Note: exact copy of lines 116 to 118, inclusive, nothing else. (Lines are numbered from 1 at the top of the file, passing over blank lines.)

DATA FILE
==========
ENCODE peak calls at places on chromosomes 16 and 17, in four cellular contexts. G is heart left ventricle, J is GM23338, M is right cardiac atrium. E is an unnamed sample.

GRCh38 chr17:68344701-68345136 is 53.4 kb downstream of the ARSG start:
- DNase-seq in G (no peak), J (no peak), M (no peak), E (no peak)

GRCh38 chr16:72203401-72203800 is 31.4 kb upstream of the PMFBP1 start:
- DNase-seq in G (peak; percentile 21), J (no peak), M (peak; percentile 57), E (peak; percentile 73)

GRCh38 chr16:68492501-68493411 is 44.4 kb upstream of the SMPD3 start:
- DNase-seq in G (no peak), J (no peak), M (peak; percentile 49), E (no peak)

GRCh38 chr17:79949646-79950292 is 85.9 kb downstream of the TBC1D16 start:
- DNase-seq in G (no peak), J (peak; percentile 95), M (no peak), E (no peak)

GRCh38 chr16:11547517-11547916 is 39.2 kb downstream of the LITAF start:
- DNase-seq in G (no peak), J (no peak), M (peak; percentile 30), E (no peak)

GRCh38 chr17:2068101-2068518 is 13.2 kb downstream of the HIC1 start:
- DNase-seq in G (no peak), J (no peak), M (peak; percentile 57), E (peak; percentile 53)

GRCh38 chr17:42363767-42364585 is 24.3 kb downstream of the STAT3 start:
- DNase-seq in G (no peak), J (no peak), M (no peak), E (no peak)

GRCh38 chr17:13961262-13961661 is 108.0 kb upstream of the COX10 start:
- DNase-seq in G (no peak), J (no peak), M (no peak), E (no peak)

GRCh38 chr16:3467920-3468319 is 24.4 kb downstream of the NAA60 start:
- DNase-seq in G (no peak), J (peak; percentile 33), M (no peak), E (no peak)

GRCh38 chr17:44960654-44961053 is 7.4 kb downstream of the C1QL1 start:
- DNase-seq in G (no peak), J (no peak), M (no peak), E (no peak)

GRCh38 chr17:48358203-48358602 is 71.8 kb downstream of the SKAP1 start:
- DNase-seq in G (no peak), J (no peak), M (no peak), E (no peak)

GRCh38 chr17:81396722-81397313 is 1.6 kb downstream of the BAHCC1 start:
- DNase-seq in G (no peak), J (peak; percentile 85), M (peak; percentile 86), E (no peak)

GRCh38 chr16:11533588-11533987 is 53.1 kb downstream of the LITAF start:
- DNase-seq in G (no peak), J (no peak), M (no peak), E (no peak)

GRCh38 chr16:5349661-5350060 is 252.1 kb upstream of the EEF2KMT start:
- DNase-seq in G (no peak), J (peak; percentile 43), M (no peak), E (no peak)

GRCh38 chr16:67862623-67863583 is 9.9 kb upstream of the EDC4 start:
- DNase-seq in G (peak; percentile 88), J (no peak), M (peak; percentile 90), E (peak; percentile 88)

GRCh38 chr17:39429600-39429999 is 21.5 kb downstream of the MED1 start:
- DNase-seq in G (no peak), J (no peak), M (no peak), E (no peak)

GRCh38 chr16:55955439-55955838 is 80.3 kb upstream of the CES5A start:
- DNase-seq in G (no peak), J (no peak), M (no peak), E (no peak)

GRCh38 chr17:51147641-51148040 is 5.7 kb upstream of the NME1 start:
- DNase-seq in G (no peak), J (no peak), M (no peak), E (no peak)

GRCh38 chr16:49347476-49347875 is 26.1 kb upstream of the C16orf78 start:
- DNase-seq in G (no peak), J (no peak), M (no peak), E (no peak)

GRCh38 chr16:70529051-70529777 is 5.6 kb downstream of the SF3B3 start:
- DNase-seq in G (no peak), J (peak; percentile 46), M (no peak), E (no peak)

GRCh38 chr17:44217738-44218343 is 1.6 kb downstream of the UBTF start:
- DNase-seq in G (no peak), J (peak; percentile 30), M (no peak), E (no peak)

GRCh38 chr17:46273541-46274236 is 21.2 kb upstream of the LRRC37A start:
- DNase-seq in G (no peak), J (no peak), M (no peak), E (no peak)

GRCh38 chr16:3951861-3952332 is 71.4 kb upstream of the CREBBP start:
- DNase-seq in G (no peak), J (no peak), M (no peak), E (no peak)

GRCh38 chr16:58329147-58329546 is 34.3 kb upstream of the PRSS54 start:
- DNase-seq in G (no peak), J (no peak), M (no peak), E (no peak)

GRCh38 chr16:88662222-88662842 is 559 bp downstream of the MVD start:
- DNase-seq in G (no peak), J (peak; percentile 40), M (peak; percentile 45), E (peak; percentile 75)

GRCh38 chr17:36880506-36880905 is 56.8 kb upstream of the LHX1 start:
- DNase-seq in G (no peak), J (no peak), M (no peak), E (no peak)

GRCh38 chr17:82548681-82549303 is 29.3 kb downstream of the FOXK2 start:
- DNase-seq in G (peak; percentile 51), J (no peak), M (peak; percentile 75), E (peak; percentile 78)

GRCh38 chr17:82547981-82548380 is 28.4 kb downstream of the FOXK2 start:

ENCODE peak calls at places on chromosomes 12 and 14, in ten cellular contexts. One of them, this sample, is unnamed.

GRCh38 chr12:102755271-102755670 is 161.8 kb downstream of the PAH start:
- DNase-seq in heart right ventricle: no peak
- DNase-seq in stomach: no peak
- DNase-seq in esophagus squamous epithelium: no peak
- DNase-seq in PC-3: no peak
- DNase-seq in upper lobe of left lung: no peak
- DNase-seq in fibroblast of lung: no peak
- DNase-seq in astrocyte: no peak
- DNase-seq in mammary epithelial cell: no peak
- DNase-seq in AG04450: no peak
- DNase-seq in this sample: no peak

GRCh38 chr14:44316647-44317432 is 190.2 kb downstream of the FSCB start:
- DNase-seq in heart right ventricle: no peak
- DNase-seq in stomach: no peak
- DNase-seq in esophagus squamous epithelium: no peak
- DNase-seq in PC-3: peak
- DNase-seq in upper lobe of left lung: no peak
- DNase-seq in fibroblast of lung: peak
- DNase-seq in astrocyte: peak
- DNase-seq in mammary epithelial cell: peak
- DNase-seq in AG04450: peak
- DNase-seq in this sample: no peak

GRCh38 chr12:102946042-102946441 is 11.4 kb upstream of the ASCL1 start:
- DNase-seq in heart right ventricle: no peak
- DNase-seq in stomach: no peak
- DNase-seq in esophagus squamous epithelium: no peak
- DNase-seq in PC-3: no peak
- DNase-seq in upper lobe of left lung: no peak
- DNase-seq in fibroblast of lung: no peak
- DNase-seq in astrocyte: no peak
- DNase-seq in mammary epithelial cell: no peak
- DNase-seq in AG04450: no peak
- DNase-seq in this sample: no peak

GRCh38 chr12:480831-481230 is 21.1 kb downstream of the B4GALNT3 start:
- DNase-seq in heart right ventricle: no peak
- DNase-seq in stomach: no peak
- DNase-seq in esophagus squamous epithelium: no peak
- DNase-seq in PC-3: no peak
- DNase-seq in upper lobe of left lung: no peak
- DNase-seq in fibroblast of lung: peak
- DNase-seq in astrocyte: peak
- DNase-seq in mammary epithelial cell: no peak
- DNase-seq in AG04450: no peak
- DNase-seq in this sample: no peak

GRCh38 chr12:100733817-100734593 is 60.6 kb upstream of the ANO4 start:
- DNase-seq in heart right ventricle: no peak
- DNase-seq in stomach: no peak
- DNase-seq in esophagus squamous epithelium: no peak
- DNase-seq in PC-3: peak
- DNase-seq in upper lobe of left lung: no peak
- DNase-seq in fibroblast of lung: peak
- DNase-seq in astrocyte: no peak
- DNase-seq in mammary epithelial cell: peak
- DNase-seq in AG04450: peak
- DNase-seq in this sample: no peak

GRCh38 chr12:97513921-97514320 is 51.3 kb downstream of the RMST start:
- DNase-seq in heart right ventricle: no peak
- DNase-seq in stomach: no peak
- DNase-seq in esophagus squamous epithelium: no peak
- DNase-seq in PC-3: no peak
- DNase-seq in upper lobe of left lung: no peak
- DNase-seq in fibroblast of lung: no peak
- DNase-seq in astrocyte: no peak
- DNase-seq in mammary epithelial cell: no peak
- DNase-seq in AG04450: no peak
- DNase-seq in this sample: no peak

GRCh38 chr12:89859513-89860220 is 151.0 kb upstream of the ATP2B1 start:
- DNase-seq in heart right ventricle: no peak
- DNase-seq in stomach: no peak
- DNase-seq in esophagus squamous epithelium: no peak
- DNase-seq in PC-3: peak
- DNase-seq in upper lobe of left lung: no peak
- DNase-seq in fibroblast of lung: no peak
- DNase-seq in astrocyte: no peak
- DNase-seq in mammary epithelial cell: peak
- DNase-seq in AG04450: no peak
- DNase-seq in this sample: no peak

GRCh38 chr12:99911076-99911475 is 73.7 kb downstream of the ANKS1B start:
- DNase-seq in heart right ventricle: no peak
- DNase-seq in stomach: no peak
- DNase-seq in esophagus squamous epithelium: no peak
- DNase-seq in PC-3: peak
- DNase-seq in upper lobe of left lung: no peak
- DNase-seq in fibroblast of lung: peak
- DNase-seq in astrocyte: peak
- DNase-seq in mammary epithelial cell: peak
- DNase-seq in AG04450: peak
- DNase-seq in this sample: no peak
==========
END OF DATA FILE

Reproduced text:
- DNase-seq in esophagus squamous epithelium: no peak
- DNase-seq in PC-3: no peak
- DNase-seq in upper lobe of left lung: no peak